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Graduating senior: ‘UNF taught me to advocate for myself and saved my life’

Mariah Glomb posed next to a tree in her cap and gownMariah Glomb, a University of North Florida senior studying biology, hadn’t felt right for six months.  

Both her grandfather and father suffered from colon cancer, but she didn’t have health insurance and was without access to quality care. 

Glomb had been dreaming of a career helping animals since participating in the Disney College Program in 2017 when she had an up-close encounter with a sweet giraffe who walked up and licked her while she was riding the safari ride at Animal Kingdom in Disney World.  

Now it was early 2024, Glomb was finishing her last semester of college at UNF while also interning with the Jacksonville Zoo & Gardens and completing her senior research project. There was a lot on her plate, but she knew there was something other than stress affecting her.  

Glomb visited multiple urgent care centers, but doctors refused to test her, saying that she was way too young for cancer at age 28.  

After doctors insinuated it was all in her head, Glomb’s mental health started to suffer.  

“I knew something was wrong with me, but no one was listening.”  

Reaching out for help  

Glomb felt desperate for help and started looking into the resources at UNF. She made an appointment at the UNF Counseling Center in January for her growing anxiety.  

The Counseling Center suspected anxiety wasn’t the only problem and advised her to make an appointment with Student Health Services. 

Glomb said these visits very likely saved her life. 

“Dr. Jane Sander and Melissa La Manna at the Counseling Center as well as Nurse Hope Gunn at Student Health Services were the first medical practitioners who ever really listened to me,” said Glomb. “They pushed me to listen to my body, advocate for myself and not accept doctors saying I was wrong.”  

Glomb left campus that day and went back to her doctor to demand a colonoscopy.  

As a doctor brought her back for the procedure a few weeks later, Glomb questioned what would happen if they found something. 

She remembered the doctor saying, “There is no way we will find something.” 

Glomb woke up from the colonoscopy and was told the doctors had found an 18 mm cancerous polyp. The doctor told her it was the biggest she had ever seen on a patient so young, and she had performed immediate surgery to remove it.  

Her doctors had insisted that Glomb wouldn’t need a colonoscopy until she was 35. If she had waited that long, she likely wouldn’t have made it to see her 35th birthday.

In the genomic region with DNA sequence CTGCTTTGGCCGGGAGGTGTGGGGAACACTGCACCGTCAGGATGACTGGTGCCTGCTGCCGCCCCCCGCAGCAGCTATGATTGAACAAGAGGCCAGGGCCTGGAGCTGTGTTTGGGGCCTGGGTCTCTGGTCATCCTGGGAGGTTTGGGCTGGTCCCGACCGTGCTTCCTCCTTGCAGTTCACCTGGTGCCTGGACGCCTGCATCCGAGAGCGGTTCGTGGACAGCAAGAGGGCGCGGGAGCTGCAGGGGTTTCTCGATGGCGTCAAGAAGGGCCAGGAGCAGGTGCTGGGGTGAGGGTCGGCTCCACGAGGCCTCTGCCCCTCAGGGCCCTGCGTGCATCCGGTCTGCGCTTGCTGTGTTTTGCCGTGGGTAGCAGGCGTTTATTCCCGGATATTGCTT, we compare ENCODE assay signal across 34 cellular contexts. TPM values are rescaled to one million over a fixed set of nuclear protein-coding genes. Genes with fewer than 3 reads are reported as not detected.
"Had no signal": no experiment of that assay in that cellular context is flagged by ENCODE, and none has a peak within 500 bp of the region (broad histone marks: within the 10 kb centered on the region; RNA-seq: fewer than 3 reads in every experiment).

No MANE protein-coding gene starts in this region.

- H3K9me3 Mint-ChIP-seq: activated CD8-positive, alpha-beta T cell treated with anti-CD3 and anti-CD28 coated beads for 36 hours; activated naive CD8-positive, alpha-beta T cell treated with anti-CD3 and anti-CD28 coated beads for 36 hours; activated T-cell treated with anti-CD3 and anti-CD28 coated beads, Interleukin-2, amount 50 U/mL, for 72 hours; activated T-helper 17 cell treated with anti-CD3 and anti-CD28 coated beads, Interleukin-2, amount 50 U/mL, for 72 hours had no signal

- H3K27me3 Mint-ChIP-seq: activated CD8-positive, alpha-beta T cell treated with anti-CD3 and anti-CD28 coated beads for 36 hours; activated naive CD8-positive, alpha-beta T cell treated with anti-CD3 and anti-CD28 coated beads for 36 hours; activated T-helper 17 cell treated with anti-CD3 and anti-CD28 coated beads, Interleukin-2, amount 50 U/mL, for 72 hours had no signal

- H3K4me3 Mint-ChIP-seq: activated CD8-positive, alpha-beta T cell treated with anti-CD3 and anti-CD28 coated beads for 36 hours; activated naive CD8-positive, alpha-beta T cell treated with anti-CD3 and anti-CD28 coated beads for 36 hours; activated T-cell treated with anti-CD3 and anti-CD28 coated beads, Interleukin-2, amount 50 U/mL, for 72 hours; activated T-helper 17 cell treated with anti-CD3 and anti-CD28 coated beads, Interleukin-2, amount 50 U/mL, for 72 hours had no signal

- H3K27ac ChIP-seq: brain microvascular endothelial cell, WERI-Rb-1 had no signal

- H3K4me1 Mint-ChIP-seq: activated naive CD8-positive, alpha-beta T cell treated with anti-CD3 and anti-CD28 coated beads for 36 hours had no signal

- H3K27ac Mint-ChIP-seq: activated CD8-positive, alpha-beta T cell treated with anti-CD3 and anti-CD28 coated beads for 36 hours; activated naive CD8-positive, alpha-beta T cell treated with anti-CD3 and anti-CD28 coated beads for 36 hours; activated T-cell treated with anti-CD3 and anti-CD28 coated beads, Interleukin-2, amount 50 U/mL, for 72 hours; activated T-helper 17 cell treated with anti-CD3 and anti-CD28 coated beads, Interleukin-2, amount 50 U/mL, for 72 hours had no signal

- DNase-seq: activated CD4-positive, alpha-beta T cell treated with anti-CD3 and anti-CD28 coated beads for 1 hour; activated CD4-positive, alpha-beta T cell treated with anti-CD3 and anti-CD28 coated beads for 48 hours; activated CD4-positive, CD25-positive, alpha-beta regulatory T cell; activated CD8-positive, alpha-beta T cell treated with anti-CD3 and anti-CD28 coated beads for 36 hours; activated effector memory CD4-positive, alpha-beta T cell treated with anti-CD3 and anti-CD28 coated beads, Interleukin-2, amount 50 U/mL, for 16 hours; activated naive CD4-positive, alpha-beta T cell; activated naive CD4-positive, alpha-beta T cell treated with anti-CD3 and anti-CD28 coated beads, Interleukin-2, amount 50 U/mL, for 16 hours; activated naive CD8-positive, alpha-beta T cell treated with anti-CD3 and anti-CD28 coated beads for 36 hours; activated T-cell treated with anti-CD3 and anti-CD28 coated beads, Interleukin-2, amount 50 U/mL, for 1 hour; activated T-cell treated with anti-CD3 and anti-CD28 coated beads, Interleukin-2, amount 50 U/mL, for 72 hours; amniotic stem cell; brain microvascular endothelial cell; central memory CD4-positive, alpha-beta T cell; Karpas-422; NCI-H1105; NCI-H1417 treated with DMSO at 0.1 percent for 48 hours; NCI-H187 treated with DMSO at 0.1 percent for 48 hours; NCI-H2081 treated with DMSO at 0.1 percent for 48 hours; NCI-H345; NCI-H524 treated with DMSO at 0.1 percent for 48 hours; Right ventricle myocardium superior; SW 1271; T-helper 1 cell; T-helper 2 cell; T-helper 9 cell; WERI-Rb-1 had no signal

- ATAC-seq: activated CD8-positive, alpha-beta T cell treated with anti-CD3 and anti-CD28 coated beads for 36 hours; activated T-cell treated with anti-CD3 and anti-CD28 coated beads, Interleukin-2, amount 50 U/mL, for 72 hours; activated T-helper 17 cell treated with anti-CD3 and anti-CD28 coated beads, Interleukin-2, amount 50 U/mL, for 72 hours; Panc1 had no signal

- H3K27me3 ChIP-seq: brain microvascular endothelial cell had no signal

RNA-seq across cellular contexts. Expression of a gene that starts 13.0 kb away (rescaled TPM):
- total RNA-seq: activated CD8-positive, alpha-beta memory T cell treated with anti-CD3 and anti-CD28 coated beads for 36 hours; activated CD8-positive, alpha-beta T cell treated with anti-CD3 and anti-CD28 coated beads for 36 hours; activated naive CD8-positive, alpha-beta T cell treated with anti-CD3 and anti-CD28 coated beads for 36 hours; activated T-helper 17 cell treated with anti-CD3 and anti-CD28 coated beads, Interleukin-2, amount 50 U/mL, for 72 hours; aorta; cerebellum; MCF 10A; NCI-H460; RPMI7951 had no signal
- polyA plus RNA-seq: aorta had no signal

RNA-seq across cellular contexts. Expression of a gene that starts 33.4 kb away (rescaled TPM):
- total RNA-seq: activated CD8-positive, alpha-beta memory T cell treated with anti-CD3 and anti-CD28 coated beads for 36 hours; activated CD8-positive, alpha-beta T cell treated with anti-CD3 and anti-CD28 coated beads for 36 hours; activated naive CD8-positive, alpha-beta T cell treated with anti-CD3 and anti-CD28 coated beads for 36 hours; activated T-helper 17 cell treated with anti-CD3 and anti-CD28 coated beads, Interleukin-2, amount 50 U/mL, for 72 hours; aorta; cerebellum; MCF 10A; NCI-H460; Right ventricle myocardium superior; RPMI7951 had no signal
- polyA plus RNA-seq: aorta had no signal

Now since catching the polyps early, Glomb is feeling much better and expected to make a full recovery. 

“Empowering students to advocate for themselves is a big part of what we do at Student Health Services,” said Gunn, an Advanced Practice Registered Nurse with more than 35 years of nursing experience. “I’ve had many students say that I’m the first to really listen to them. It seems so simple, but it’s so important to ask detailed questions and listen to what your patients are telling you.”  

Looking back 

Mariah Glomb posing with her family in her cap and gownGlomb grew up in Cincinnati, Ohio, and first moved to Florida in 2017 to participate in the Disney College Program where she fell in love with conservation. Glomb finished the Disney program and unexpectedly had to go back home to Ohio in 2018 to help take care of her father who was undergoing colon cancer treatments.  

“I had my sights set for the UNF biology program and my goal was to return to Florida as soon as my dad was better,” said Glomb.  

While in Ohio, she met her husband. They married and moved back to Florida together in 2020 once her father had recovered. Glomb finished her associates degree at St. John’s River State College and transferred to UNF in 2022.  

While at UNF, Glomb participated in two internships at the Jacksonville Zoo. Her internship working with hoof stock animals inspired her senior research project, a comparative analysis of targeted genetic intervention used on African elephants in the wild.  

After advocating for her health, Glomb found it easy to advocate for her internship success.  

“Mariah has an impressive work ethic, determination to succeed and innate ability for working with animals,” said Zeya Wagner, Jacksonville Zoo senior mammal care specialist. “She was never afraid to jump in and speak up about what she wanted to experience or learn.” 

Moving forward 

Glomb is currently working part-time at the Jacksonville Zoo and hoping a full-time position is soon available. Wagner believes Glomb will be a very strong candidate for an open position in the future.  

When Glomb crossed the stage at Commencement on May 3 with her father and family proudly watching, she became the first woman in her family to graduate from high school and college.  

She plans to return to UNF for graduate school to continue her biology studies next year.  

“My advice for others is to always advocate for yourself and take advantage of available resources, both personally and professionally,” said Glomb. “Don’t ever be afraid to ask for help.”